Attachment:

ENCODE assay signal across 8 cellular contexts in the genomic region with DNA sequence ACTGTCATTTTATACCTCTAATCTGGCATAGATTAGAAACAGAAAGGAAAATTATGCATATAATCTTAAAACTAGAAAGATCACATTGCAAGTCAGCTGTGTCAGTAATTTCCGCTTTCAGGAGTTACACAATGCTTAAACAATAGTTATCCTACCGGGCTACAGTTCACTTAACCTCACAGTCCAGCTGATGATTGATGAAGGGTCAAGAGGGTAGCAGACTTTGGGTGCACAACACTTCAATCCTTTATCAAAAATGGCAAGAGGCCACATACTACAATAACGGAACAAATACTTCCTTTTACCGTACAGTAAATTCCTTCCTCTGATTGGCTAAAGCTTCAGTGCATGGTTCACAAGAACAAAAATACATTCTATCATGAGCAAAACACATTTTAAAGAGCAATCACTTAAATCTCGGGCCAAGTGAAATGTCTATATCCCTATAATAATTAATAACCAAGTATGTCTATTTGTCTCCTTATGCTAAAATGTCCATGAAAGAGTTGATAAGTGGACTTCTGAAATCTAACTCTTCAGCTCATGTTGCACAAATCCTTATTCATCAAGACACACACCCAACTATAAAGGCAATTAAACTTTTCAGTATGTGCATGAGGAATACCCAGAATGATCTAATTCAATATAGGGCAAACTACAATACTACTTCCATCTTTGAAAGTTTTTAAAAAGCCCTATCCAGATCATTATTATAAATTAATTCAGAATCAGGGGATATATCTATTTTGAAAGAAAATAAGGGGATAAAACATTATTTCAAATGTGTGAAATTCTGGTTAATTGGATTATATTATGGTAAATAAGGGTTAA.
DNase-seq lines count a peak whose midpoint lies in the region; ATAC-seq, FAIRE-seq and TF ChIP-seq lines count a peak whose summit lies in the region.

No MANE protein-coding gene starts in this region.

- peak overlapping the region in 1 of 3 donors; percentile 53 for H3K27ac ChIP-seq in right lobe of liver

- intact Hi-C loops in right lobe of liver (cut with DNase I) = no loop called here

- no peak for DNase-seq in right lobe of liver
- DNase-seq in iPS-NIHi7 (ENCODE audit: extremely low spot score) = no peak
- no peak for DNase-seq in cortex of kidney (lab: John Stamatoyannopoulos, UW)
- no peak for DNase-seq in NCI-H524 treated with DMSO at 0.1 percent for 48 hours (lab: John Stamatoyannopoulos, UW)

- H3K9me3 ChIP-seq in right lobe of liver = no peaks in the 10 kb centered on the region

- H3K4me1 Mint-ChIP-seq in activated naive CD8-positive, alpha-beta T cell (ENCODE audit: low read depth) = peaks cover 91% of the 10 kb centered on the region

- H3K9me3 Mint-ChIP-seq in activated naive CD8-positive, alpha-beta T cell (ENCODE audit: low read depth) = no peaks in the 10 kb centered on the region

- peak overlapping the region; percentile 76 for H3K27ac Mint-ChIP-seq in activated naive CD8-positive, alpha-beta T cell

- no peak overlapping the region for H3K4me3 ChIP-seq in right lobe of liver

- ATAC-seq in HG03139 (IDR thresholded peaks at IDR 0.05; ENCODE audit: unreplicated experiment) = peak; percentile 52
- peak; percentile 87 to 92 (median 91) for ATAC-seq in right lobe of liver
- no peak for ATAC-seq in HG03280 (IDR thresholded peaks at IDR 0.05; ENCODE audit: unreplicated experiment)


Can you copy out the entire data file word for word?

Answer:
ENCODE assay signal across 8 cellular contexts in the genomic region with DNA sequence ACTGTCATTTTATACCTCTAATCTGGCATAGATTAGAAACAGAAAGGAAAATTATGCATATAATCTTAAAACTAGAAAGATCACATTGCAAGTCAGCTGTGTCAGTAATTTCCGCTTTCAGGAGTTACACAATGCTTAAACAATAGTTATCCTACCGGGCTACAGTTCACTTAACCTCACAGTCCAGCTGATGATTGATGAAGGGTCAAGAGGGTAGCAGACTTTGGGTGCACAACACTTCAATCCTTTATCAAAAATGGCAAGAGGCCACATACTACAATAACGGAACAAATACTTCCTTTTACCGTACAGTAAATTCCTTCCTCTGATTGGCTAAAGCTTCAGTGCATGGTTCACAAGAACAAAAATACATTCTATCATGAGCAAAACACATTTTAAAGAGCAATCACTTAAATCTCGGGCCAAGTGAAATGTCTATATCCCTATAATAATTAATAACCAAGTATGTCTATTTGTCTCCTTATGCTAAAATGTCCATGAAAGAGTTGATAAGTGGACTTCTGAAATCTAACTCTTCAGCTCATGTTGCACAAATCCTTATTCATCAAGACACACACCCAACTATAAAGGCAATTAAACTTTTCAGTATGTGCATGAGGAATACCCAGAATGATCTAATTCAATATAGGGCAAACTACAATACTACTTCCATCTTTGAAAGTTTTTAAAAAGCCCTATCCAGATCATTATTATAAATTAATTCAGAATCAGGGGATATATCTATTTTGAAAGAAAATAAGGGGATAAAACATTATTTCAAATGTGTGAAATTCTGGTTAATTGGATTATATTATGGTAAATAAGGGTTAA.
DNase-seq lines count a peak whose midpoint lies in the region; ATAC-seq, FAIRE-seq and TF ChIP-seq lines count a peak whose summit lies in the region.

No MANE protein-coding gene starts in this region.

- peak overlapping the region in 1 of 3 donors; percentile 53 for H3K27ac ChIP-seq in right lobe of liver

- intact Hi-C loops in right lobe of liver (cut with DNase I) = no loop called here

- no peak for DNase-seq in right lobe of liver
- DNase-seq in iPS-NIHi7 (ENCODE audit: extremely low spot score) = no peak
- no peak for DNase-seq in cortex of kidney (lab: John Stamatoyannopoulos, UW)
- no peak for DNase-seq in NCI-H524 treated with DMSO at 0.1 percent for 48 hours (lab: John Stamatoyannopoulos, UW)

- H3K9me3 ChIP-seq in right lobe of liver = no peaks in the 10 kb centered on the region

- H3K4me1 Mint-ChIP-seq in activated naive CD8-positive, alpha-beta T cell (ENCODE audit: low read depth) = peaks cover 91% of the 10 kb centered on the region

- H3K9me3 Mint-ChIP-seq in activated naive CD8-positive, alpha-beta T cell (ENCODE audit: low read depth) = no peaks in the 10 kb centered on the region

- peak overlapping the region; percentile 76 for H3K27ac Mint-ChIP-seq in activated naive CD8-positive, alpha-beta T cell

- no peak overlapping the region for H3K4me3 ChIP-seq in right lobe of liver

- ATAC-seq in HG03139 (IDR thresholded peaks at IDR 0.05; ENCODE audit: unreplicated experiment) = peak; percentile 52
- peak; percentile 87 to 92 (median 91) for ATAC-seq in right lobe of liver
- no peak for ATAC-seq in HG03280 (IDR thresholded peaks at IDR 0.05; ENCODE audit: unreplicated experiment)